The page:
4 Committee discussion
4.1 The committee noted that the published evidence suggested that using SEM Scanner 200 could result in statistically significant reductions in pressure ulcer incidence. But the clinical experts explained that the size of this benefit was greater than they would expect from their own clinical experience. One clinical expert commented that using SEM Scanner 200 had substantially reduced pressure ulcer incidence in their hospice, but not to the same degree as reported in the studies. The committee also considered that it was unclear from the studies whether reduced pressure ulcer incidence was because of:
the scanner results guiding care management decisions or
increased attention to pressure ulcer prevention from greater patient engagement by healthcare professionals.
It concluded that the evidence was unclear about whether changes in clinical decision making from using SEM Scanner 200 reduce pressure ulcer incidence.
4.2 The clinical experts considered that SEM Scanner 200 provides information that could affect decisions about when to intensify preventive measures. These measures include improving the specification of the foam mattress, doing more regular repositioning of the patient, or other pressure-relieving measures. One clinical expert said that using SEM Scanner 200 allows nurses to intensify preventive measures earlier than when using clinical judgement alone. The committee acknowledged that using SEM Scanner 200 may result in preventive measures being introduced or intensified earlier. It noted that there was no evidence to show the effect of earlier interventions on pressure ulcer incidence. The committee concluded that research is needed to assess the effect of introducing preventive measures earlier on pressure ulcer incidence.
4.3 The company explained that SEM Scanner is not intended to diagnose pressure ulcers but to diagnose the risk of pressure ulcers developing. Correspondence with the Medicines and Healthcare products Regulatory Agency confirmed that SEM Scanner 200 is used to identify patients at an increased clinical risk of pressure ulcers and should be seen as a diagnostic risk assessment tool.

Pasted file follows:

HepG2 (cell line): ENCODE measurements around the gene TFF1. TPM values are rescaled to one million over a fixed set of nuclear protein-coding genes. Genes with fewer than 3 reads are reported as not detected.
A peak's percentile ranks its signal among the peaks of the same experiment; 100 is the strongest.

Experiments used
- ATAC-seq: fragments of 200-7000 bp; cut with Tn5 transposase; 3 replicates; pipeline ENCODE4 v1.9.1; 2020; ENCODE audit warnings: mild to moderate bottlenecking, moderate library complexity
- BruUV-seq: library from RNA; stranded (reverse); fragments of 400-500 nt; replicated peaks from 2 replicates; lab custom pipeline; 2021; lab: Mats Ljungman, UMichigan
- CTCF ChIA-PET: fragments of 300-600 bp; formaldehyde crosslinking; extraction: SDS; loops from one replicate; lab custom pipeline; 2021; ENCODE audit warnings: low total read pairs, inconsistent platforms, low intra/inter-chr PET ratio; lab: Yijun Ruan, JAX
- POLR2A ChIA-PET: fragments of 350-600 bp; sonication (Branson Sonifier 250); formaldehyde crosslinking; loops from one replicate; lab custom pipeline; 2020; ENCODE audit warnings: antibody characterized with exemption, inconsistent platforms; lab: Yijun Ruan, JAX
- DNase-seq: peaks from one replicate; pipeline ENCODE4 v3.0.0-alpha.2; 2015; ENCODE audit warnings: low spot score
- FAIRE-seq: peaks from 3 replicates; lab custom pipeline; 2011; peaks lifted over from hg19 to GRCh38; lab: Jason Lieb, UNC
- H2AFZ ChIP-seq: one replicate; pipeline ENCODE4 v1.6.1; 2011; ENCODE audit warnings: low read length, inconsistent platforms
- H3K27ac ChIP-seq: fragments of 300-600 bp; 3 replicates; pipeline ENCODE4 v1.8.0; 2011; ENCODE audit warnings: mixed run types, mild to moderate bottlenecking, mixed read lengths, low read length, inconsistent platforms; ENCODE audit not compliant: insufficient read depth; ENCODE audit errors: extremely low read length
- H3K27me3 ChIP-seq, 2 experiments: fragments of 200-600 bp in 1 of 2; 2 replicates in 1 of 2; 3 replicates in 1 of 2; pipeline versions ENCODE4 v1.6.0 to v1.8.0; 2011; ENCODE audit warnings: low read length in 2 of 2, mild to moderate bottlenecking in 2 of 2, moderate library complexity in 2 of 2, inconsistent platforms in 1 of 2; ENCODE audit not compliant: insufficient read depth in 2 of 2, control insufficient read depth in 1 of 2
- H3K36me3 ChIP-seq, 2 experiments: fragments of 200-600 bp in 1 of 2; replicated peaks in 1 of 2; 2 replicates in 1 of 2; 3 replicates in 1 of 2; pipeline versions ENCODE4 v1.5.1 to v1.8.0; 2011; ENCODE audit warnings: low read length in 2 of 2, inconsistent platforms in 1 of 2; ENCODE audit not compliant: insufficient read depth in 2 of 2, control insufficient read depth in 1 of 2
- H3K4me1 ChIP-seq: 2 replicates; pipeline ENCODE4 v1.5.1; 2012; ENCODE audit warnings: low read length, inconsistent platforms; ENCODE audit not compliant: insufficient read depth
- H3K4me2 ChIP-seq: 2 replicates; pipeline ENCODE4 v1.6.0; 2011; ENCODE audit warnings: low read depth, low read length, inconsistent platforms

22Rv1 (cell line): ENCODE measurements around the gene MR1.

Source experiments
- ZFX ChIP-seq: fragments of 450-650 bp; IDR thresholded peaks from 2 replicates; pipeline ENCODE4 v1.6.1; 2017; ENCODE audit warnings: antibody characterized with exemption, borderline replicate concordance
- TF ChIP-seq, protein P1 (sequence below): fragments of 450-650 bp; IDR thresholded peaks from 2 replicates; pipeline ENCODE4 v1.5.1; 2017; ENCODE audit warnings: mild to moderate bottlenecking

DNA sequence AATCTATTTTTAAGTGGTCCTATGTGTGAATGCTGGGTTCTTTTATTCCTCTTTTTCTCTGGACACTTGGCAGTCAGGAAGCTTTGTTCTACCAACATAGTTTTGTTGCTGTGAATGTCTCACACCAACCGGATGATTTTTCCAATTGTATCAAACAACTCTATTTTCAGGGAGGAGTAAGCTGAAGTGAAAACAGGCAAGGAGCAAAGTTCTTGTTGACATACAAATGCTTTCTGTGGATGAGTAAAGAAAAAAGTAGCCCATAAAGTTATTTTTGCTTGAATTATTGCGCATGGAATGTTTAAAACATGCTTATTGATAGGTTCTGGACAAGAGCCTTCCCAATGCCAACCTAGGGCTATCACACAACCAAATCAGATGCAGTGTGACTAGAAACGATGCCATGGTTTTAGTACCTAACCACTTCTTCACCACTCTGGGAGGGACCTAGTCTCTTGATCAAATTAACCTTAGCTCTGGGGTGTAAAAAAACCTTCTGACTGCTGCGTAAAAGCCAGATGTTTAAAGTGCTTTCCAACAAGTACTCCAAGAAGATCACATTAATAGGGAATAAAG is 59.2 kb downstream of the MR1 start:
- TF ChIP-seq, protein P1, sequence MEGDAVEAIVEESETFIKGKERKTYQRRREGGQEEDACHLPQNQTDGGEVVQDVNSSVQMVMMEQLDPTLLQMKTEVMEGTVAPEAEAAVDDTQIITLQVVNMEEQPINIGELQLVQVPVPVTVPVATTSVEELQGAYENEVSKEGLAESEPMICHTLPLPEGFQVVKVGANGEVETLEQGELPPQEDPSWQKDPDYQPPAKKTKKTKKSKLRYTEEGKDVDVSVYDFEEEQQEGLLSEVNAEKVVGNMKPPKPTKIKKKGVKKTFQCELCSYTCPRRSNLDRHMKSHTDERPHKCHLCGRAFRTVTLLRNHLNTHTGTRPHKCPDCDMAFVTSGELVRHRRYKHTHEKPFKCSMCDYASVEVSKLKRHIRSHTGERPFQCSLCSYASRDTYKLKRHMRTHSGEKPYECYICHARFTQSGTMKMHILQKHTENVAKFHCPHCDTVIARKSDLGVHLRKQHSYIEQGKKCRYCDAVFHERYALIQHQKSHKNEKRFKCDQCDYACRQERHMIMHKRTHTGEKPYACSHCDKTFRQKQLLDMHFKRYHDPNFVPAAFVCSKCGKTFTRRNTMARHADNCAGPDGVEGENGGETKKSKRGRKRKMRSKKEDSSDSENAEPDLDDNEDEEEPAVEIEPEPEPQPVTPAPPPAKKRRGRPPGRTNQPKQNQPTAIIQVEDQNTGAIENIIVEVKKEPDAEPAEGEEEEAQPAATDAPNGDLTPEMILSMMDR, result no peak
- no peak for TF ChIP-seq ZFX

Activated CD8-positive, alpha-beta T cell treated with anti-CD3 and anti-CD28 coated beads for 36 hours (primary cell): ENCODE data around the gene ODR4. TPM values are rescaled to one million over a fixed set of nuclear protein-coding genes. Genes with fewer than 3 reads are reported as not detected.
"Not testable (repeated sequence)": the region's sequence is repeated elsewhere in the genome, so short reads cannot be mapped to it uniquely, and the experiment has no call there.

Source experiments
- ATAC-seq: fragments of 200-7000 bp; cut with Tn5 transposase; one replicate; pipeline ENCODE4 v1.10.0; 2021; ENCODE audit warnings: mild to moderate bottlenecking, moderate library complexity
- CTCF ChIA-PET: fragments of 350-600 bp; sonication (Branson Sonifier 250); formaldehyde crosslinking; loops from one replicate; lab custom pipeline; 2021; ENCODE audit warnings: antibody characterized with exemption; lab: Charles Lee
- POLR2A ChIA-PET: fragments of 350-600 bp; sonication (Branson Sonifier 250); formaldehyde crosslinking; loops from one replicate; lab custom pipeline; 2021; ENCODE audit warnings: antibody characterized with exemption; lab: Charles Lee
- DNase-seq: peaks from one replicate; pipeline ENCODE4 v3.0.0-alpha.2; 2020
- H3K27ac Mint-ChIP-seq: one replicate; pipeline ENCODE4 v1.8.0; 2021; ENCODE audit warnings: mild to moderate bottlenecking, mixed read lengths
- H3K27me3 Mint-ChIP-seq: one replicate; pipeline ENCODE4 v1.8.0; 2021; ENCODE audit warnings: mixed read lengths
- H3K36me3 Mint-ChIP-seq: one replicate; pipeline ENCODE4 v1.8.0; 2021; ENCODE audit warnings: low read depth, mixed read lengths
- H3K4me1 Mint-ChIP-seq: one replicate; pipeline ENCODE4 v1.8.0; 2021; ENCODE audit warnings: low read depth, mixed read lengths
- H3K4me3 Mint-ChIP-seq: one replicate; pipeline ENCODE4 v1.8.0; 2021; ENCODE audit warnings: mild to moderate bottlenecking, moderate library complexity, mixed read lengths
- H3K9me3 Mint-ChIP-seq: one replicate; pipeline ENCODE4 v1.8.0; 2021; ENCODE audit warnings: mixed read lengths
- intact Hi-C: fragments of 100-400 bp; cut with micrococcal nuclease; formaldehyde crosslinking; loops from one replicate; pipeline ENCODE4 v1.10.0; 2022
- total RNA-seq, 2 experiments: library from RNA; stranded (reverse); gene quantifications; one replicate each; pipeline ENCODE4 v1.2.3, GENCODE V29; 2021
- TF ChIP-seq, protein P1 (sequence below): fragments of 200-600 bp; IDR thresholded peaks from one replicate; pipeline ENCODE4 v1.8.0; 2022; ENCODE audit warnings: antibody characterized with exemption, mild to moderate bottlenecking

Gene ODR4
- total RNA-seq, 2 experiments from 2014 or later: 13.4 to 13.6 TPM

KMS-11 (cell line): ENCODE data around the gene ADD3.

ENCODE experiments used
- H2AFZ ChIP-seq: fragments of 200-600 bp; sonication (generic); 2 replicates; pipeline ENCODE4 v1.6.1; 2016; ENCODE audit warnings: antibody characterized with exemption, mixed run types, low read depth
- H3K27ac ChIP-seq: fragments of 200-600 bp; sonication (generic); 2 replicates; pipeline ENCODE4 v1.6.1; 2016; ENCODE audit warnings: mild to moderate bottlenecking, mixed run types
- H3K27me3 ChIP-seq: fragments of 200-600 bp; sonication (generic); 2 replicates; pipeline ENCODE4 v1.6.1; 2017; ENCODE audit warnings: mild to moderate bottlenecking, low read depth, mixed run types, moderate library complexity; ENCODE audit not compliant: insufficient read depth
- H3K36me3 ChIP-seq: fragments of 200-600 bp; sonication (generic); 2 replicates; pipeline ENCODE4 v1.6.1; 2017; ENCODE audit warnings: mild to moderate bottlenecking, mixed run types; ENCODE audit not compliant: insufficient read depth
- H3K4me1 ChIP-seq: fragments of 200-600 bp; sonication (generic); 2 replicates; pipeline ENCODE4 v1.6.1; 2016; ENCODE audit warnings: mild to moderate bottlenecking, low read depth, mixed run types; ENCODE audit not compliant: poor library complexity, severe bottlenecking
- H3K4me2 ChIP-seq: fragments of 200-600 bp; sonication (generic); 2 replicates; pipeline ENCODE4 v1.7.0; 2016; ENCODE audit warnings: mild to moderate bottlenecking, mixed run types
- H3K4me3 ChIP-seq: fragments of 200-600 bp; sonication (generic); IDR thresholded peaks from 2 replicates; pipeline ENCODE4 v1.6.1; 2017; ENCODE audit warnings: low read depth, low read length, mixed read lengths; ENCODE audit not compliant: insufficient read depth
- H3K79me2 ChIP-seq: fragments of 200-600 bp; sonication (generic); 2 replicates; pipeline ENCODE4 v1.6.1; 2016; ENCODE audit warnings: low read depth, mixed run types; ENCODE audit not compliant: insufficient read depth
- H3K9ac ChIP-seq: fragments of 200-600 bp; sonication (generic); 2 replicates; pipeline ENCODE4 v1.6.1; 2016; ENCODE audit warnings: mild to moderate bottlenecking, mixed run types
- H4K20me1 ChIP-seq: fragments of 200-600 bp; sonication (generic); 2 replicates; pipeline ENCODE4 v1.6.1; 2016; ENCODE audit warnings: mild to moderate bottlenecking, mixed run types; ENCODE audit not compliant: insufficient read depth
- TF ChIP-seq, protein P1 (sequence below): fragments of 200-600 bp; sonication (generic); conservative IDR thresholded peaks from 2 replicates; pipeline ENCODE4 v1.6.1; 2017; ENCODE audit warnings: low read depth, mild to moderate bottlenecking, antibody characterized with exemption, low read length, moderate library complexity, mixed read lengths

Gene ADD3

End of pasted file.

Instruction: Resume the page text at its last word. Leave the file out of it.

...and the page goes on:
4.4 The company acknowledged there is no appropriate reference standard for measuring subepidermal moisture and that this limited the assessment of diagnostic accuracy. The clinical experts also said that using visual skin assessment as a reference standard would confound the results. This was because SEM Scanner 200 is designed to assess the risk of pressure ulcers developing before any visible signs, such as redness, appear whereas visual skin assessment records visible pressure injuries. The committee concluded that further research is needed on the use of SEM Scanner 200 plus visual skin assessment compared with visual skin assessment alone for pressure ulcer risk assessment.
4.5 The clinical experts explained that part of the visual skin assessment is to identify redness, which may not be visible in people with dark skin. Using a non-visual method such as SEM Scanner 200 for people with dark skin may offer advantages and could address an unmet need. The committee also considered that comorbidities and conditions associated with skin damage or swelling may influence subepidermal moisture levels and affect the clinical accuracy of SEM Scanner 200 to identify pressure ulcer risk. The committee concluded that further research should be done to assess the efficacy of SEM Scanner 200 in preventing pressure ulcers for patients with dark skin and for those with comorbidities.
There is NHS interest in SEM Scanner 200 because community and hospital-acquired pressure ulcers remain a significant problem
4.6 The NHS safety thermometer report states that from April 2014 to March 2015 approximately 25,000 patients developed new pressure ulcers. The proportion of people with a stage 2 to 4 pressure ulcer in the UK is estimated to be 5%. The clinical experts explained that, in view of the continued clinical challenges of preventing pressure ulcers in the community and in hospitals, there is increasing interest in using SEM Scanner 200 across the NHS.